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The economic considerations of Twin Peaks

01 November 2016 Professor Robert W Vivian, Agata MacGregor & Justine van Vuuren, University of the Witwatersrand

The Financial Sector Regulation Bill, the so-called Twin Peaks Bill, has been circulated for comment. A Socio-Economic Impact Assessment (SEIA) for the Bill has also been published, but the SEIA is however wholly inadequate, (Vivian 2016 Insight).

Why should a piece of regulation be put in place? A single answer can be given; because it is in the public interest. This is the public interest theory of regulation. That answer is too broad because the phrase in the public interest itself is too broad. We suggest the formulation by John Locke is closer to the truth; “Political power then [is] the making of laws for the regulating and preserving of property only for the public good [ie interest]”.

Regulations must be made to protect life, liberty and property and only made when it is in public interest to do so. Each law, including regulation, must be examined and two questions must be asked. Does this law protect property; and if so, is it in the public interest that this law be passed? Do note that it is the law itself which must be passed in the public interest.

There is no theoretical basis for saying a bureaucrat must act in the public interest; that would be granting to the bureaucrat arbitrary discretion which would be against the rule of law. The bureaucrat must act according to the law which in itself was passed to protect life, liberty, and property, and also be in the public interest.

Looking back

This clear Lockean position became confused by the American experience which can be traced back to the so-called Progressive Era from 1890 to 1920. It was during this era that some of the most far reaching regulatory changes took place which still impact matters to this day.

In 1890 the Sherman AntiTrust Act was passed, which forms the basis of competition legislation around the world, arriving much later in other Western Countries.

Whether competition regulation protects property is not at all clear, nor is it clear that passing said law is in itself in the public interest. Because of the legacy of the Progressive era, American literature takes a broader view of when legislation is needed. It merely states that competition law is in the public interest, or competition regulation is necessary to correct market failure.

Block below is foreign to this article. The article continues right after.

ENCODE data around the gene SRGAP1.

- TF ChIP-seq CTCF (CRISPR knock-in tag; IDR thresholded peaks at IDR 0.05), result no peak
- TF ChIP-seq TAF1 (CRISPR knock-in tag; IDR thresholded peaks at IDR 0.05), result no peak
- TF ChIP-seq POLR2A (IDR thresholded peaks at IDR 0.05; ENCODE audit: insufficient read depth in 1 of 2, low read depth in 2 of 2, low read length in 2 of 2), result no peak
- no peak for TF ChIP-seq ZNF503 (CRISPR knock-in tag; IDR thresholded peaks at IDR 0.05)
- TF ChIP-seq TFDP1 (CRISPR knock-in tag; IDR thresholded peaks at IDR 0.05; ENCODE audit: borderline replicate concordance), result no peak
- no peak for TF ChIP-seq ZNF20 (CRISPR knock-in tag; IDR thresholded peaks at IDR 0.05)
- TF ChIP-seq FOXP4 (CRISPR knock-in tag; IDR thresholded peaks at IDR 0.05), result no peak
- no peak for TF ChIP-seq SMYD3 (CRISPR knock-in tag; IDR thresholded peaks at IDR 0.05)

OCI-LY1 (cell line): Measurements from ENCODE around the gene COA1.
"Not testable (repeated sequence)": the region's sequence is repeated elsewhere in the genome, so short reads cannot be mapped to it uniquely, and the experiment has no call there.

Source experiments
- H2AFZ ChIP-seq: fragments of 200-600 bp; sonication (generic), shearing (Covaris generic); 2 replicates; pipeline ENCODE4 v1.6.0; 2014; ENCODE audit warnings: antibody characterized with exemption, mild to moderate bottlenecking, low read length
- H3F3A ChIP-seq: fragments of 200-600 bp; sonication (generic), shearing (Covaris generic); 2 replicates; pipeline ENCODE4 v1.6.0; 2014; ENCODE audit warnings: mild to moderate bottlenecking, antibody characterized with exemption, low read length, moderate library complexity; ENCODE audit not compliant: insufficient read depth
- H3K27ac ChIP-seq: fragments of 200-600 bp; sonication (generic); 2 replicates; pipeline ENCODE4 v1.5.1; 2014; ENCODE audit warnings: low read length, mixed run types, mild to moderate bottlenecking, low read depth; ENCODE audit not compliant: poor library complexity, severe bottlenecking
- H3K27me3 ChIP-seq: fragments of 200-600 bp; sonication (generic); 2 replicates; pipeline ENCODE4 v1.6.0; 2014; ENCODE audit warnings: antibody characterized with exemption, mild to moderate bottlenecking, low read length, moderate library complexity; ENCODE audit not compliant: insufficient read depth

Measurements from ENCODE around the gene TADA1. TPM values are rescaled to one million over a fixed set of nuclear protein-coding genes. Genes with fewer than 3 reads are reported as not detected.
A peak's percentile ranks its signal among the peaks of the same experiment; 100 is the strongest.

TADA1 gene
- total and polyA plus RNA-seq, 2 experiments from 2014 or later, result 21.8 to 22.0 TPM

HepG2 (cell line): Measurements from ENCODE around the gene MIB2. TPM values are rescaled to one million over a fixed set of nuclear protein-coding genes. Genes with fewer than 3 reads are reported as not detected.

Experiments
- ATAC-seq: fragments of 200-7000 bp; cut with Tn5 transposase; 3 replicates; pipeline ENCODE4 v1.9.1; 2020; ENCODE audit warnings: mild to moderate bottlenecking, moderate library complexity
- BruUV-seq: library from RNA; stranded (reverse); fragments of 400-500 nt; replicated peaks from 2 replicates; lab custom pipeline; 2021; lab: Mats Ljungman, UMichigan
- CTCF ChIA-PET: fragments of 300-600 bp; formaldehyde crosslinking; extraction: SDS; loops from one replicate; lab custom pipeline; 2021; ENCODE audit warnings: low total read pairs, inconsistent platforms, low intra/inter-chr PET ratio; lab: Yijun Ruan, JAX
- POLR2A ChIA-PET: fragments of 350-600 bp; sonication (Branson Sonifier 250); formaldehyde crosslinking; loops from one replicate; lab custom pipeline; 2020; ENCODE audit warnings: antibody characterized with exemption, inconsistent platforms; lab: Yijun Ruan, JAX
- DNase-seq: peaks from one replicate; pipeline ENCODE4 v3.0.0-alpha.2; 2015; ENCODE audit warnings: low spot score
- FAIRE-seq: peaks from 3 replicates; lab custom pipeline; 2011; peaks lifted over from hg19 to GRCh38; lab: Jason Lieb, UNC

It is argued that markets led to monopolies or markets failed to prevent monopolies. Thus, governments must intervene to correct this market failure. Monopolies, it is said, lead to economic inefficiency. Markets fail to be efficient and thus government intervention is necessary to correct this market failure. It should be clear that American literature on economics of public interest can be confusing. When actual cases involving completion law are examined the loss of property is hard to find and so eventually some say the purpose of competition law is to protect competition itself.

Regulatory capture

It is easy to claim the Competition law was in the public interest but what did the empirical evidence show? In 1954 Arnold Harberger attempted to measure the adverse effect of competition failure in the US and concluded the dead-weight loss was a mere 0.08% of national income. This was so small that it prompted Nobel Laureate George Stigler to observe in 1956 that “economists would be better employed fighting termites than combatting monopoly”.

Passing monopoly laws would not be in the public interest. The cost of policing a problem which hardly exists would not be justified by spending amounts thousands of times greater than the problem itself. Nevertheless Stigler went on to spend a great deal of time developing an economic theory of regulation.